Friday, September 18, 2009


Just as there are many people today who don't own a CD or DVD player this deep into the digital age, there were many people in the gaslight era who still depended on oil lamps, and even mere candles at home.

Despite the recurring candle craze that comes and goes (apparently enough that mall-stores like Yankee Candle Co. can stay in business), I know of no one who deliberately lights their home solely by candles as a matter of aesthetics. If I didn't have a mischievous cat, I'd try it myself. When there was a prolonged blackout in Louisville earlier this year, I really enjoyed living by candlelight.

A European company is manufacturing brass decorative engines that run entirely on candle power, and dinky little tealights at that. Since we already have potato-powered clock and hand-powered crank radios, could a candle-powered coffee maker be far behind?

And then, of course, nothing makes a home style statement like a candleabra. You can make your own out of ceiling-fan parts, or shell out over a thousand dollars for an fancy floor model.

You can also make your own candles, if you want to go that far. Most of my homemade candles have been just melting down remnants of existing candles and recycling them in new molds, but I've always been curious about the ancient traditions of making candles out of materials such as Tallow (beef fat) and Ghee (clarified yak butter). Don't laugh - Yak butter lamps are a big deal in Tibetan monasteries.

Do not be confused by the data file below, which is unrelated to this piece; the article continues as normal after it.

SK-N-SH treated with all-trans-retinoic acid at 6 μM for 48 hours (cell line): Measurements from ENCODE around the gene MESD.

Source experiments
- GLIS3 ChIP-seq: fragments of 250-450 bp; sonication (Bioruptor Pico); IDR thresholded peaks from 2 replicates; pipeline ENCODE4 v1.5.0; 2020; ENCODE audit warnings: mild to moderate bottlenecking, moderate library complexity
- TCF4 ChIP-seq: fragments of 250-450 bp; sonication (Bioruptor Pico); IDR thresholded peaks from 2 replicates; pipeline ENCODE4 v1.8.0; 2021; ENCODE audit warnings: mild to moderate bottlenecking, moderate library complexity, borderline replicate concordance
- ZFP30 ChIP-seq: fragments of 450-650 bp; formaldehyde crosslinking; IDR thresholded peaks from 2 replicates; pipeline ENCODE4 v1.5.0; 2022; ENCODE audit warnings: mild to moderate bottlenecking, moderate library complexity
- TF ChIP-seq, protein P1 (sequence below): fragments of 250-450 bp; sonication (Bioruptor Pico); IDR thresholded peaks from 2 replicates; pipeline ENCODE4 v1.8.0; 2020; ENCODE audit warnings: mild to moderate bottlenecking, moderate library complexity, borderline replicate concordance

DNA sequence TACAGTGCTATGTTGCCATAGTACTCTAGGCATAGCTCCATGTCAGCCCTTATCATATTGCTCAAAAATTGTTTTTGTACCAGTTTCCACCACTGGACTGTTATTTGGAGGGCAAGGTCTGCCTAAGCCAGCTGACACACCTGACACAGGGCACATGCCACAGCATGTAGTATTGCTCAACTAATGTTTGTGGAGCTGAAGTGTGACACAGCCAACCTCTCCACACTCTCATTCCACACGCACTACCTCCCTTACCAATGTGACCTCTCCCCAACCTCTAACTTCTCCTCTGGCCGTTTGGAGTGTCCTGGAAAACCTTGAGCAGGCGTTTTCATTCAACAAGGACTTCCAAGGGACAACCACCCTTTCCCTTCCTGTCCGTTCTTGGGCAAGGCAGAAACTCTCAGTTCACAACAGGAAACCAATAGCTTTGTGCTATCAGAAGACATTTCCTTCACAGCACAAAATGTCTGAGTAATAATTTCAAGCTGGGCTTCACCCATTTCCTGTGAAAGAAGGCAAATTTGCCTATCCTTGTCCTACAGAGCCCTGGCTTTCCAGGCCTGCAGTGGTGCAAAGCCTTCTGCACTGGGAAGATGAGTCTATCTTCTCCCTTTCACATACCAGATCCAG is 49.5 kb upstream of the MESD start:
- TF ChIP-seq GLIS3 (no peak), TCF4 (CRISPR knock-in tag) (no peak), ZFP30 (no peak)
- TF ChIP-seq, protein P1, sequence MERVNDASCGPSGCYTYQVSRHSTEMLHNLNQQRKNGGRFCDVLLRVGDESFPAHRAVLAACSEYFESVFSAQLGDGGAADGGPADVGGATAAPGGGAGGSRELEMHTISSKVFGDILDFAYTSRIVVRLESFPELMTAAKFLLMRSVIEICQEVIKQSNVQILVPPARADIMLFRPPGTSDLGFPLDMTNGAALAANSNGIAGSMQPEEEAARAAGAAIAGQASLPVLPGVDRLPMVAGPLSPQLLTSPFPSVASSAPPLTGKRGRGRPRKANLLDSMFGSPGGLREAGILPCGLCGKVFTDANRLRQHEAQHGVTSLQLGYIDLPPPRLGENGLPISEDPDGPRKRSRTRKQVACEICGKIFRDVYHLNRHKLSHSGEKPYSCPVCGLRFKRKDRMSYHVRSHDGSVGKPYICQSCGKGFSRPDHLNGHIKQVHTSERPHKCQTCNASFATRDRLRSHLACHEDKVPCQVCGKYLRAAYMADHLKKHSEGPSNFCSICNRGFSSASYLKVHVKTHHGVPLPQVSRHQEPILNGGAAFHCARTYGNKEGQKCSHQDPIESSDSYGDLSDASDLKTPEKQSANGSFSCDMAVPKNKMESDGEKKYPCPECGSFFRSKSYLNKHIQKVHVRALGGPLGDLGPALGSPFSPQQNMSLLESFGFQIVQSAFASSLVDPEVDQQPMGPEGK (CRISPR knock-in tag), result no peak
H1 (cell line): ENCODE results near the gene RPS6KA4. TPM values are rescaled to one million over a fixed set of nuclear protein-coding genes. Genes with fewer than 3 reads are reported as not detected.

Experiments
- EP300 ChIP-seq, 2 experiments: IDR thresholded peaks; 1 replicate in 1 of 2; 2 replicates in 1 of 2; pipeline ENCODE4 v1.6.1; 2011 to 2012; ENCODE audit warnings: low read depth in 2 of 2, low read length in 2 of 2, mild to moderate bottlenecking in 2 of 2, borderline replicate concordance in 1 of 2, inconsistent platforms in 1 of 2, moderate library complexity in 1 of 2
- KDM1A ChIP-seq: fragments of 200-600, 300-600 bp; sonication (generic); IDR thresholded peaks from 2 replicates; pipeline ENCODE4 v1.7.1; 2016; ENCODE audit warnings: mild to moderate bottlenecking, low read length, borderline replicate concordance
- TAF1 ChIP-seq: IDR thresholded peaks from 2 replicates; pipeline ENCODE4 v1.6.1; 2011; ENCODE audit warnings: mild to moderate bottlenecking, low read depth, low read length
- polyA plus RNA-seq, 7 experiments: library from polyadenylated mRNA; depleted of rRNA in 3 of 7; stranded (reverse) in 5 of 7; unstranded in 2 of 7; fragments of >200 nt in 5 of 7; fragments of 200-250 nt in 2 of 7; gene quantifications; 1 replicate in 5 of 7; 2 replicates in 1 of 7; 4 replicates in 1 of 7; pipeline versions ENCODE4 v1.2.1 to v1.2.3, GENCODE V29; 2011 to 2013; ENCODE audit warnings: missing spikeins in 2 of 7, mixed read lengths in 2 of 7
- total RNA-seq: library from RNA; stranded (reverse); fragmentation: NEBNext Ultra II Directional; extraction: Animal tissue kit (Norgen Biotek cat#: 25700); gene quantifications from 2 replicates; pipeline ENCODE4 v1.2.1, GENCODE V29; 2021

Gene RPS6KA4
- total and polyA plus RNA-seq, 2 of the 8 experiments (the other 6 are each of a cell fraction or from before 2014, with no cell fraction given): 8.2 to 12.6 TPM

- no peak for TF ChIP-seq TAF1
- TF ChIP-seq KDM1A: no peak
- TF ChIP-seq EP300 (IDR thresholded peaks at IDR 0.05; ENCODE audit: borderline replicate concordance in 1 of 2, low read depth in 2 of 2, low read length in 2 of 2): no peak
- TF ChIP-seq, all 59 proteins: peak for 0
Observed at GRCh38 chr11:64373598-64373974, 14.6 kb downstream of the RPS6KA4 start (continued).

The earliest known candles were those made by the ancient Egyptians, out of beeswax, as early as 3000 BC. Early Chinese cultures made candles from whale blubber during the Qin Dynasty.

The earliest clocks on Earth (aside from sundials, which are not strictly clocks by definition) were candle clocks, invented in ancient China. A candle clock is a thin candle with consistently spaced markings (either on the candle itself, or mounted behind it) that when burned, indicate the passage of periods of time. Candle clocks also functioned as a timer or an alarm clock by sticking a heavy nail into the candle at the mark indicating the desired interval. When the wax surrounding the nail melts, the nail loudly clatters onto a metal plate or bell below.

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